Published in The Peeblesshire News on Friday 24th September 2021.

Australian Trade Deal will Decimate British Farmers and Lower Food Quality in the UK

This week Bosco Santimano founder and executive director of social enterprise You Can Cook, shares his thoughts on the impact on British farming of the newly signed trade deal with Australia.

 So, a trade deal has been signed with our furthermost neighbour on the other side of the world! Great news for Australia but bad news for British farmers as it seems food standards have been lowered in order to get this trade deal. We have been warned repeatedly by the National Farmers Union that there was a danger to safety standards being compromised in order to get a trade deal no matter what adverse impact it will have on our high standards of farming and consumer food safety laws. What do readers think about this trade deal and will it undermine decades of hard work put in by various legal bodies and farming institutions to raise overall welfare standards of farms, farmers and the consumers? Going by the recent headlines since the deal was announced, it seems we as a nation have compromised our food standards; but by how much? This will be determined in the coming months and years as the small print of the trade deal will be put in practice and by then of course its too late! Our concern as a grass-root organisation is that this new trade deal will be a template for all future deals including with our biggest trading partners, the US of A. If you think Australian welfare standards are low and unacceptable wait until we have a trade deal with the US and other countries around the world that have an appalling record when it comes to animal welfare and food standards.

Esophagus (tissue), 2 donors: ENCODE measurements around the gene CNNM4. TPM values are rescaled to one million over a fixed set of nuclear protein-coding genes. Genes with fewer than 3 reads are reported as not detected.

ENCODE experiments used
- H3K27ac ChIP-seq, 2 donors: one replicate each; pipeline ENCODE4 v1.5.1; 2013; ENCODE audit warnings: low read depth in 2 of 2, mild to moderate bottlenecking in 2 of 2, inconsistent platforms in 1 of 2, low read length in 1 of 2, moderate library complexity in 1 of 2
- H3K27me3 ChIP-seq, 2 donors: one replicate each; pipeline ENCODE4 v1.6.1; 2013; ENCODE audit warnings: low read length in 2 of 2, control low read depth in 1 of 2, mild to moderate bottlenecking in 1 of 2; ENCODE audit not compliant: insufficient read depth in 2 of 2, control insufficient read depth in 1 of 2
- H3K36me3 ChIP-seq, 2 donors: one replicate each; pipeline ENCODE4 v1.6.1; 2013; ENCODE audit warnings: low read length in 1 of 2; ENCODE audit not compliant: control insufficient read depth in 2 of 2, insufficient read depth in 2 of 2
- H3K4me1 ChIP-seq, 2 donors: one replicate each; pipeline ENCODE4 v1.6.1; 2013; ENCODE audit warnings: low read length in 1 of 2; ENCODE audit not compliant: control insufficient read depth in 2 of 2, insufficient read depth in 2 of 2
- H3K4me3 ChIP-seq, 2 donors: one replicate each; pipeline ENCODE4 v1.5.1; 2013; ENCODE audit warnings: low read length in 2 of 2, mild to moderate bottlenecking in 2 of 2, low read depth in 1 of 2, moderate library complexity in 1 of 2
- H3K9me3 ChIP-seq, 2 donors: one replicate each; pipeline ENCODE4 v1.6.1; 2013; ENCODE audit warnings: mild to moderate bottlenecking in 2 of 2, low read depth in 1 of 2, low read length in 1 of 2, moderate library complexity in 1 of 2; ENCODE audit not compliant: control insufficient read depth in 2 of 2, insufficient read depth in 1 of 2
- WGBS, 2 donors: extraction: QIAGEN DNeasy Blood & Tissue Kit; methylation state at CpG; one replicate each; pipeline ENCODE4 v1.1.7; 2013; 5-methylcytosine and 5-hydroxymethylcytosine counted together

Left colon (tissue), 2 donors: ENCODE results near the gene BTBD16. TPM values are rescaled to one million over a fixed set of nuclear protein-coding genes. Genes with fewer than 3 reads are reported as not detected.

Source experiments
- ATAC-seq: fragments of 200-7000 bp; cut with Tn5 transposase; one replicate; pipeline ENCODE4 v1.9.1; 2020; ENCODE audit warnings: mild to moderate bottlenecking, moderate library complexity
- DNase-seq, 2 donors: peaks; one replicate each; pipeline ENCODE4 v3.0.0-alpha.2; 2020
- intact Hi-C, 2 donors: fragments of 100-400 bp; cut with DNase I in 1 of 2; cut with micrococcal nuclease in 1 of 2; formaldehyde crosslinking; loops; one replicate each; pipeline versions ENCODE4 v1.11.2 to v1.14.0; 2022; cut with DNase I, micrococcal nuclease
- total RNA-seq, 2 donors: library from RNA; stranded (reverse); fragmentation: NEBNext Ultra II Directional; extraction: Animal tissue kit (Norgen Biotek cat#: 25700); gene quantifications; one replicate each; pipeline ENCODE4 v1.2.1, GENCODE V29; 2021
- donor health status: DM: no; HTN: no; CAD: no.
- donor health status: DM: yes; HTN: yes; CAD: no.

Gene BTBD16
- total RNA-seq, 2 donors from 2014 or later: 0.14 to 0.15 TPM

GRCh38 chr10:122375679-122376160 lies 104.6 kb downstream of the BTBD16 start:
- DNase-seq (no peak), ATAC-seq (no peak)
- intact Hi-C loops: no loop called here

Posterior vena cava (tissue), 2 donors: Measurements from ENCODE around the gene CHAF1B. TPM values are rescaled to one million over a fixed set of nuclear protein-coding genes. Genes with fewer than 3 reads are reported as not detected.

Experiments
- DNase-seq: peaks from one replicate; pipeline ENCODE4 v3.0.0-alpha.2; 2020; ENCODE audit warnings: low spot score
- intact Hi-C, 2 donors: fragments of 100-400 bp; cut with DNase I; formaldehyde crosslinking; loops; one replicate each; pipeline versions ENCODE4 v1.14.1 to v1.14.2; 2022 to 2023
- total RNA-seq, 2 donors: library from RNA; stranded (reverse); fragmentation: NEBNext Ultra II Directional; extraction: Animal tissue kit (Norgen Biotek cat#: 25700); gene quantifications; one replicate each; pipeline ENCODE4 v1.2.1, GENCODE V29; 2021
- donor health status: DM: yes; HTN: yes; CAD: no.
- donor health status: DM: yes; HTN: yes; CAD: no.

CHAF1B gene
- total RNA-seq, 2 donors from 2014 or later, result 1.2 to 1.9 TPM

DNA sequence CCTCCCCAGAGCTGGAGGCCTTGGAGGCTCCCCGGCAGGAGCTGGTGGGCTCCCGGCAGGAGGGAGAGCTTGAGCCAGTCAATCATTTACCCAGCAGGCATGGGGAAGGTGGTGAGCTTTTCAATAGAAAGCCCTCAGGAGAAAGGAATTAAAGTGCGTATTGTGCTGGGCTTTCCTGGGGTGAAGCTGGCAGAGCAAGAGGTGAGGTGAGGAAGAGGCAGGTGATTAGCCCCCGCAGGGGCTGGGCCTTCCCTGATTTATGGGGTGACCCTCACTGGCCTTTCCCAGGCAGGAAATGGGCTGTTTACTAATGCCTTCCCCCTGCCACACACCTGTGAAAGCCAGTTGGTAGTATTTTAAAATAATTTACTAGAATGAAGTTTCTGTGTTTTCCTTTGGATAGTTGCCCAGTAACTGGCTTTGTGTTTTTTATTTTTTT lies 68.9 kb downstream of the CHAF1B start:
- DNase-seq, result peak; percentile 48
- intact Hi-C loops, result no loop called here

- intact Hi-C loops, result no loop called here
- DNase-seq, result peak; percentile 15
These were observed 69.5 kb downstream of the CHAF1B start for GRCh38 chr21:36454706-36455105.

To give you an example, hormone-fed beef is banned in the UK but legal in Australia along with barren battery cages, sow stalls and hot branding! The UK has signed up to the Paris agreement on climate change, but this trade deal shatters the environmental target and goals that this country has set to reduce carbon emissions. Profit seems to be the sole motive and as usual the big corporations and landowners are likely to benefit from the trade deal while small, local farmers will be out-priced within the UK local market to cheap imported food products coming from far away lands. Trade deals are by nature compromising to the country that stands to benefit the least in terms of real impact on ordinary people. Mark Lynch from Oghma Partners said that nations with larger herds, such as Australia, will still benefit from the economies of scale. “Economics dictates that UK farmers are at a scale disadvantage and already marginal producers, such as upland sheep farmers, will logically inevitably suffer. This begs the question that, after the fishery fiasco will farmers be next in the firing line for losing their livelihood and means to support themselves and their families?

Many citizens of this country are making an informed choice of sourcing their foods locally in the hope of reducing their carbon footprint wherever they can. This trade deal, pandemic, job losses and dire financial circumstances of many individuals and families will leave no choice for consumers as most will be forced to buy cheap food imports produced in many cases with very low food safety standards.